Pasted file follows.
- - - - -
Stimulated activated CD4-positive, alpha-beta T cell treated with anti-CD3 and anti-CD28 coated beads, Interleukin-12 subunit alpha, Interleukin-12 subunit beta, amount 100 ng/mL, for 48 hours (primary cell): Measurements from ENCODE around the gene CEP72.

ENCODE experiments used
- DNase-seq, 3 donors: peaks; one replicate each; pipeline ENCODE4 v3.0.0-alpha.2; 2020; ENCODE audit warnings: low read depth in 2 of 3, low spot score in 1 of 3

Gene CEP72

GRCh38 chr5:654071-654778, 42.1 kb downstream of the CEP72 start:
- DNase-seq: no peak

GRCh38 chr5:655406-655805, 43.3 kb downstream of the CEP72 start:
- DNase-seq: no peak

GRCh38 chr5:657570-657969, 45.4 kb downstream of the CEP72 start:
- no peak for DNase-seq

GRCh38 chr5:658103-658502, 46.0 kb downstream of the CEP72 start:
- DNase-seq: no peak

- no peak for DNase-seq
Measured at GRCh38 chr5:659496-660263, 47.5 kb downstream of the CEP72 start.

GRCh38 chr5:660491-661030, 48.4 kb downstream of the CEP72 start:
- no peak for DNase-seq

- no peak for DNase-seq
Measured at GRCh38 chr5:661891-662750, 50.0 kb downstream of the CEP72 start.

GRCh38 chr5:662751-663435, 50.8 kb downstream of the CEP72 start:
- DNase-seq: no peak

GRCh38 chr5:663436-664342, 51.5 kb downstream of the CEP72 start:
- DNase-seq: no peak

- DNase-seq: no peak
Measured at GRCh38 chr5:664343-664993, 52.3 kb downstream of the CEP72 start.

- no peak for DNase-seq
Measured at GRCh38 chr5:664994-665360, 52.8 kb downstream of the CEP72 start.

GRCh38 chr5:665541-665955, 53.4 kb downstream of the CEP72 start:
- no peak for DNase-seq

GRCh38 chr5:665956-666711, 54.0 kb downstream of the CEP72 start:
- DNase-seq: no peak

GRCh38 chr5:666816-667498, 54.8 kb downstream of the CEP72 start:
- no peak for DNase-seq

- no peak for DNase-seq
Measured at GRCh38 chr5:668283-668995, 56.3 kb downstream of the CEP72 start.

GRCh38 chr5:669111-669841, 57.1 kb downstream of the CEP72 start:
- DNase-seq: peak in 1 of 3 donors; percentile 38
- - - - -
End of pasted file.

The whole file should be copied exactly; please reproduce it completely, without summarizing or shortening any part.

Stimulated activated CD4-positive, alpha-beta T cell treated with anti-CD3 and anti-CD28 coated beads, Interleukin-12 subunit alpha, Interleukin-12 subunit beta, amount 100 ng/mL, for 48 hours (primary cell): Measurements from ENCODE around the gene CEP72.

ENCODE experiments used
- DNase-seq, 3 donors: peaks; one replicate each; pipeline ENCODE4 v3.0.0-alpha.2; 2020; ENCODE audit warnings: low read depth in 2 of 3, low spot score in 1 of 3

Gene CEP72

GRCh38 chr5:654071-654778, 42.1 kb downstream of the CEP72 start:
- DNase-seq: no peak

GRCh38 chr5:655406-655805, 43.3 kb downstream of the CEP72 start:
- DNase-seq: no peak

GRCh38 chr5:657570-657969, 45.4 kb downstream of the CEP72 start:
- no peak for DNase-seq

GRCh38 chr5:658103-658502, 46.0 kb downstream of the CEP72 start:
- DNase-seq: no peak

- no peak for DNase-seq
Measured at GRCh38 chr5:659496-660263, 47.5 kb downstream of the CEP72 start.

GRCh38 chr5:660491-661030, 48.4 kb downstream of the CEP72 start:
- no peak for DNase-seq

- no peak for DNase-seq
Measured at GRCh38 chr5:661891-662750, 50.0 kb downstream of the CEP72 start.

GRCh38 chr5:662751-663435, 50.8 kb downstream of the CEP72 start:
- DNase-seq: no peak

GRCh38 chr5:663436-664342, 51.5 kb downstream of the CEP72 start:
- DNase-seq: no peak

- DNase-seq: no peak
Measured at GRCh38 chr5:664343-664993, 52.3 kb downstream of the CEP72 start.

- no peak for DNase-seq
Measured at GRCh38 chr5:664994-665360, 52.8 kb downstream of the CEP72 start.

GRCh38 chr5:665541-665955, 53.4 kb downstream of the CEP72 start:
- no peak for DNase-seq

GRCh38 chr5:665956-666711, 54.0 kb downstream of the CEP72 start:
- DNase-seq: no peak

GRCh38 chr5:666816-667498, 54.8 kb downstream of the CEP72 start:
- no peak for DNase-seq

- no peak for DNase-seq
Measured at GRCh38 chr5:668283-668995, 56.3 kb downstream of the CEP72 start.

GRCh38 chr5:669111-669841, 57.1 kb downstream of the CEP72 start:
- DNase-seq: peak in 1 of 3 donors; percentile 38